It looks like I started drinkin' for no reason last night. The neighbours downstairs managed to have a relatively ruckus- and shenanigan-free election, and though the actual results still won't be known for some time, it at least seems there were no especially galling acts of dastardly derring-do.
Before I say anything about the results, though, I want to say something about the conduct of things. Simply put, the fire-breathers on both sides were on their best behaviour last night, which was both refreshing and reassuring. The partisan hackery that's been so prominent (to say nothing of virulent) in recent years was so relatively tempered, I almost thought I had stepped through a time-warp back to 1992. The spinners from both parties managed to let some honest observation sneak through, and just as importantly, they were relatively gracious. Obviously, I think this a good thing, but I also suspect it reveals what really happened last night, a sea-change in the sense of political carriage. The rabid rhetoric of division and stark partisanship was replaced with surprising deliberativeness and candour, a stunning final-hour substitution considering all that preceded it. It's as if the houligans put on their Sunday best and decided to behave themselves. Colour me impressed.
There are other points to be noted about yesterday's events, many of which are intriguing indeed:
- Yes, the Dems won the House, a plurality of the governorships, and they're poised to win the Senate, however barely (pending result-auditing in Montana and Virginia). I don't think this is any declaration of faith in the Dems. The message to the Bushies is this: Enough's enough. The electorate has finally put a leash on the President, and it's about time.
- Feminists can rejoice at the closest yet there has been to having a woman in the line of succession. Nancy Pelosi will be second in line for the Presidency when the House convenes, something not to be dismissed given the VP's health history.
- Not one Democratic incumbent lost his or her seat. Not one. That's certainly significant given the various breaches of the Republican barricades.
- Quote of the night, from Stephen Colbert: "Sorry, Jon, I couldn't hear you over all the liberty!"
- Symbolically-classy act of the night: Jon Stewart calling upon a special correspondent for his response to the vote, Dan Rather. At the very least, it allowed Rather, however marginally, to continue his decades-long presence on TV on election night, even if only as a four-dollar gopher in a two-dollar pelt.
- Independent voters swung heavily toward the Dems, which may I think account for the relatively muted partisanship in the final coverage.
- Gee, the evangelical vote got quiet, didn't it? Simply put, and with only half a pun intended, the cavalry didn't come charging in to save the Republicans, as it did in 2004. Or, to change horses mid-metaphor, the enablers didn't show up at the intervention, which is usually a tacit admission that Yes, Virginia, There Is A Problem.
- The biggest surprise of the election is the one that's being given the least reportage, that the so-called "Young Vote" (35 and under) actually materialized. Yes, Godot finally fucking arrived. I have a funny feeling this will eventually be described as the Jon Stewart Effect (TM pending), as the usually lackadaisical young cynics decided at long last they had to put something behind their disaffection. This was an election for the disenchanted generally, but it seems this section of normally-absent voters, perhaps smarting from the results of their inaction in 2004, finally stood up while the evangelicals stood down. And that, as Mr Frost would have said, made all the difference.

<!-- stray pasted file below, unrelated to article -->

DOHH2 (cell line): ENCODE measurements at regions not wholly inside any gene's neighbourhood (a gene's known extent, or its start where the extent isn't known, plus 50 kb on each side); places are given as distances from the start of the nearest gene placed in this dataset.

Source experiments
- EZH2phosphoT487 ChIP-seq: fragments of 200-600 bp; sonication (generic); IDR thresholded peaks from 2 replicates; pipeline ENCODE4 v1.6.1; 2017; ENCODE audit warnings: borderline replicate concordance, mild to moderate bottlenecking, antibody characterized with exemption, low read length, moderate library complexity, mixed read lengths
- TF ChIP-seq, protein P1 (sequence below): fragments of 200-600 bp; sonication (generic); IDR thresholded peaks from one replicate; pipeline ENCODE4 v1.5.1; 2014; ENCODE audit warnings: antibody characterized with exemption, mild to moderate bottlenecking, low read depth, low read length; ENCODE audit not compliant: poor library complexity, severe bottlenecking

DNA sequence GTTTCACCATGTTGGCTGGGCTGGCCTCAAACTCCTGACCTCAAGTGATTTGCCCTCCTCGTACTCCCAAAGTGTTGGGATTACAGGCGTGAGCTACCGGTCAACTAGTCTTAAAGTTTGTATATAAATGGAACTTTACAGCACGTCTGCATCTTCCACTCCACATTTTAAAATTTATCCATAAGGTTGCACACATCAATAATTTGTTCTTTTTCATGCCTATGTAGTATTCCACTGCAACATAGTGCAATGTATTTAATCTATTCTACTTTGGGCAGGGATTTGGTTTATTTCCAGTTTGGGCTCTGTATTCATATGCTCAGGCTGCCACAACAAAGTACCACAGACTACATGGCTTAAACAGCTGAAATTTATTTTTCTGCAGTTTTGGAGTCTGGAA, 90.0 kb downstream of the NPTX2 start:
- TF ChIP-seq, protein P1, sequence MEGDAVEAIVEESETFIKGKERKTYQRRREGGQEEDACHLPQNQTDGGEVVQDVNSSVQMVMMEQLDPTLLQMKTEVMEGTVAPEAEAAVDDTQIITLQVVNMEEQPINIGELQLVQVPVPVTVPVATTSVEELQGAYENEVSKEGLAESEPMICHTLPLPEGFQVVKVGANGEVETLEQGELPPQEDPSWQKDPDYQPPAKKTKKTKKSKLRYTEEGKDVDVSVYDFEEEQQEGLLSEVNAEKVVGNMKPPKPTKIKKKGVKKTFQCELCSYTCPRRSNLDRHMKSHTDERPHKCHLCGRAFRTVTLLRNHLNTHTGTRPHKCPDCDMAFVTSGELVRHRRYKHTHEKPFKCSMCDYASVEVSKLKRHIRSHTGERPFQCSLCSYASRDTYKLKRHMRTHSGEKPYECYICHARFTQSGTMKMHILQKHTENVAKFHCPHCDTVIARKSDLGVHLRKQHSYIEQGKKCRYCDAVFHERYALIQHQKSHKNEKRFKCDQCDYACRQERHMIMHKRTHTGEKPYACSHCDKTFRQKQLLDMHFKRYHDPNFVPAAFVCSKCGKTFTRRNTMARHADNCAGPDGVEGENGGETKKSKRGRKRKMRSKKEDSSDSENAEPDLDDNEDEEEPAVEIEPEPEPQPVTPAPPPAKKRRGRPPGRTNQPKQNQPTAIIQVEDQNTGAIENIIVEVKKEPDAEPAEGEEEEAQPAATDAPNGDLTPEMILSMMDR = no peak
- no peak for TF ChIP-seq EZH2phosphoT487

Whether or not this is a onetime event remains to be seen. I'm inclined to think this an anomaly, as the ironic-minded decided to be serious just long enough to give the President a good public spanking. When the time comes for choosing something, rather than merely rejecting something, they'll probably return to the margins of ambivalence. But this is the vote to watch: if it shows up again in the next election, there truly could be the beginning of a significant change in the way politics is done in the U.S.. I won't hold my breath, though.
That so many conservative Democrats got voted in is suggestive in this regard, because it seems the electorate indicated that while it wants to hold to its largely conservative line, it also doesn't want the rigid dogmatism that has lately come with it. The defeat of some moderate Republicans, like the decent Lincoln Chafee in Rhode Island, wasn't a rejection of moderates. It was in fact a call for moderation among the Republican stead, and the moderate scalps were rejections of the "-R" and what that brand has come to represent. The message, then: Clean up the Republican name, or we'll hire a Democrat to replace you. And we'll do it, too. Or so it seems, at least, from the view from here, up in the freezing nose-bleeds.
And with that, I'll end the political prattle and let everyone turn their collective attention to the issue Americans really care about, the one with deeply profound and possibly traumatizing ramifications. You know what I'm talking about. I mean, like, how could you not????